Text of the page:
“We also have Foire de Lyon consumer fair, and Equita about horses with high level competitions with the best riders globally. All these shows represent 20 per cent of the turnover, the rest comes from showrooms and exams.”

Lyon’s expanding trade links include new opportunities with the Chinese market. A rail route, which opened last year, connects Lyon to China. It was hailed as a ‘new Silk Road’ that holds the promise of more Chinese companies coming to Lyon to set up business.

Indeed, with 80 French companies including Alstom and Citroën in China, and about 20 Chinese companies in the Métropole de Lyon, this new alternative mode of transportation raises the possibility of increasing Chinese companies in France and vice-versa.

Edmund Hazlewood, UK/USA development manager, BDC Lyon tells EW that there was a Franco-Chinese Institute setup in the city before China was opening up to the world.

“It serves to fuel education, cultural exchanges and so forth, so we have built upon that in the past in the events market. So when Chinese President Xi Jinping came over in 2014, Lyon was the first city he wanted to visit, but the country has had dignitaries and businesses coming over since the 50s.”

In addition to Eurexpo, Congress Centre Lyon is also gearing up for an influx of visitors. The subsidiary of Groupe GL events, offers a fully modular surface area of 25,000sqm that can accommodate up to 19,000 visitors.

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The Congress Centre is also focusing on ecology, with bioclimatic monitoring, solar panels and Green Certification ISO14001.

EW’s tour revealed the venue’s unique quirks. “The centre is a unique riverside leisure and business proposition with a shopping centre, cinema complex, Museum of Contemporary Arts, and hotels on-site including a Marriott,” says Ariane Clough, business development manager, Congress Centre Lyon. “From January to mid July we have a peak period. Our low period is mid-July and mid-August.”

Further boosting Lyon is the opening of InterContinental’s Hotel Dieu, expected in late 2017.

EW got a sneak peek at the ambitious renovation project on the west bank of the Rhone river. First erected in medieval times, the histroic building became a fully functional hospital, but has been out of use since 2010.

Other local hotel favourites include Radisson Blu Hotel, located atop the Part-Dieu Tower, with views of the city centre and the Alps. The hotel features 11 meeting rooms and space for 230 for a banquet alongside your exhibition.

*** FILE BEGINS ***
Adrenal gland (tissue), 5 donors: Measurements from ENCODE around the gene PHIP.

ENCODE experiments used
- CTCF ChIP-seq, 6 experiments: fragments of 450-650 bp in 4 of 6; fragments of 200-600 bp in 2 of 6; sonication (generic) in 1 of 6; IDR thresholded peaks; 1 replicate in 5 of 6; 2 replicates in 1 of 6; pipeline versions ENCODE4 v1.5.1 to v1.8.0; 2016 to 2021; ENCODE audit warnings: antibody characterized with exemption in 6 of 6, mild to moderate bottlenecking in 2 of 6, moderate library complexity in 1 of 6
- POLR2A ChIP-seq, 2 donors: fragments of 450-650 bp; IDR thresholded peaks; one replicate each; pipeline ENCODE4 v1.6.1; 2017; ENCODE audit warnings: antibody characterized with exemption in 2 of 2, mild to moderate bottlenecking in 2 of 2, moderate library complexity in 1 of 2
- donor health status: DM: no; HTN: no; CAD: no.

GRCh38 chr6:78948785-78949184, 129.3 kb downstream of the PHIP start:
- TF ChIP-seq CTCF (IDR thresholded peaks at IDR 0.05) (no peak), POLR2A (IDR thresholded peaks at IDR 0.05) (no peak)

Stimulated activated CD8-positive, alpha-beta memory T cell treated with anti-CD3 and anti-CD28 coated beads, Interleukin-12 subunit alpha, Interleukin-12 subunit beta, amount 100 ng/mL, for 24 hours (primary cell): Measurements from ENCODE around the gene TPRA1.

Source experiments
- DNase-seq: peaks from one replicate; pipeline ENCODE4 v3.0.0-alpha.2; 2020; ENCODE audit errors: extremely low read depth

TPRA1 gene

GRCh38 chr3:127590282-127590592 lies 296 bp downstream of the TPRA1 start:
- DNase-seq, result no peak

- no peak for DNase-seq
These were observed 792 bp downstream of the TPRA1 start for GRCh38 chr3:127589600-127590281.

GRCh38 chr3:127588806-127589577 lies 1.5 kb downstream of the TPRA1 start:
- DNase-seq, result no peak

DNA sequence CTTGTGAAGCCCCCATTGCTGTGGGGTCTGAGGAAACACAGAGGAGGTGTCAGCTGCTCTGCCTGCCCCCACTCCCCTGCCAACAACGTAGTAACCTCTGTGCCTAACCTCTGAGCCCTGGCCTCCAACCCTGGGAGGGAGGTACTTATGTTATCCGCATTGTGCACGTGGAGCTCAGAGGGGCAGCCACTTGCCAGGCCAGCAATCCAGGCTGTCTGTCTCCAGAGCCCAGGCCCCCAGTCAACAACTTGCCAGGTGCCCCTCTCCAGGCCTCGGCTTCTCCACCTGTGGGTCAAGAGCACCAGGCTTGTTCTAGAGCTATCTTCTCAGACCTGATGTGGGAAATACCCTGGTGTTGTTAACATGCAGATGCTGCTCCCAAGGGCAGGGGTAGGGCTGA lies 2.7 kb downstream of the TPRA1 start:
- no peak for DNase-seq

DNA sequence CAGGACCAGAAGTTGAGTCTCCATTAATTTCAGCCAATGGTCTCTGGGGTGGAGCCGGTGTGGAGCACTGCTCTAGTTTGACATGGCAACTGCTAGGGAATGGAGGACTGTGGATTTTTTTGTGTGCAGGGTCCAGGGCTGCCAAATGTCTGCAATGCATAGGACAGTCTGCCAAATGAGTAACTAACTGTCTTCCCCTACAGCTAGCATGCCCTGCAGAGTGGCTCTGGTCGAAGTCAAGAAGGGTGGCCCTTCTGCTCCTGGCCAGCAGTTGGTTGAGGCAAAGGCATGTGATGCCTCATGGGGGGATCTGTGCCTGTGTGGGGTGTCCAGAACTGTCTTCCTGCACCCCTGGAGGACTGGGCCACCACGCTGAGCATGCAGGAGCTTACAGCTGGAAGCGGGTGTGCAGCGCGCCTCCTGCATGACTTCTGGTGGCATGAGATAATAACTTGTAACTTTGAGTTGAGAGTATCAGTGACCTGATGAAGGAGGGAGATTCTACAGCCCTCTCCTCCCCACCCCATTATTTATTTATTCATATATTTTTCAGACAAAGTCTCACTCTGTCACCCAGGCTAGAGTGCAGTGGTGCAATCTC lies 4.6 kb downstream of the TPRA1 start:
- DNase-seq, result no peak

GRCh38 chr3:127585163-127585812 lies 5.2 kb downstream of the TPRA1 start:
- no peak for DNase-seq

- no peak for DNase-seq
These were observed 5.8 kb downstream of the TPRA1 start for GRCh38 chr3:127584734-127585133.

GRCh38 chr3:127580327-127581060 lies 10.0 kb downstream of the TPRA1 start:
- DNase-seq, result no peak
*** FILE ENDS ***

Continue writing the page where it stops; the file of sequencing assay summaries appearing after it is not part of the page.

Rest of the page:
The history of Lyon, married with its culinary expertise, rich trade links and event know-how make it a great destination for MICE visitors.

Gaydon says: “We have in mind the eyes of the visitors. The exhibitors are your direct customers, but the visitors are the final client.

“In 2008 people thought the financial crisis would dent exhibitions, but no, you need the human interaction. In one day you can see a whole market and your competitors.

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Lyon’s most famous market is arguably food. It has the second most Michelin stars after Paris, with famous exports including wine and beef.

Speaking about the venue market for exhibitions globally, Gaydon says venues should focus more on access, quality of welcoming and providing better services.

“Eurexpo progressed with tram and shuttle bus access, but some venues have a train too.

“People in this business often still think in terms of square metres only, and I think these people will not be working for too long.

“People want a pay back. A return. Exhibitors and visitors no longer think ‘you have to be here’, they look at the investment return from being at an exhibition.

Because of this, he argues, organisers are obliged to constantly improve in their offering.

“Sirha works because it has quality visitors, exhibitors, plenty of conferences, forums, etc. The food business is tougher than before, but it is still thriving, and the medium is doing well compared with other similar sectors.

“Because of digitalisation, people want to see each other and get in touch physically. A smartphone can’t replace that. You need to see the people, the products. Exhibitions must become more experiential to cater to this,” he adds.

Gaydon also tocuhes on the implications of venue design for ease of access. “It is contextual to the area. If we were in the town centre, we would have to be very different in terms of our composition.

“It is also different depending on local administration. We pay rent, whereas in Germany some venues get subsidies.”

With intense attention to the venue’s management, the event organisation and supply, as well as the content, GL events’ Sirha undertaking is unique in the exhibition industry.

Lyon, it’s backdrop, however, is a vital player in its success.


Tom Hall

Editor, Exhibition World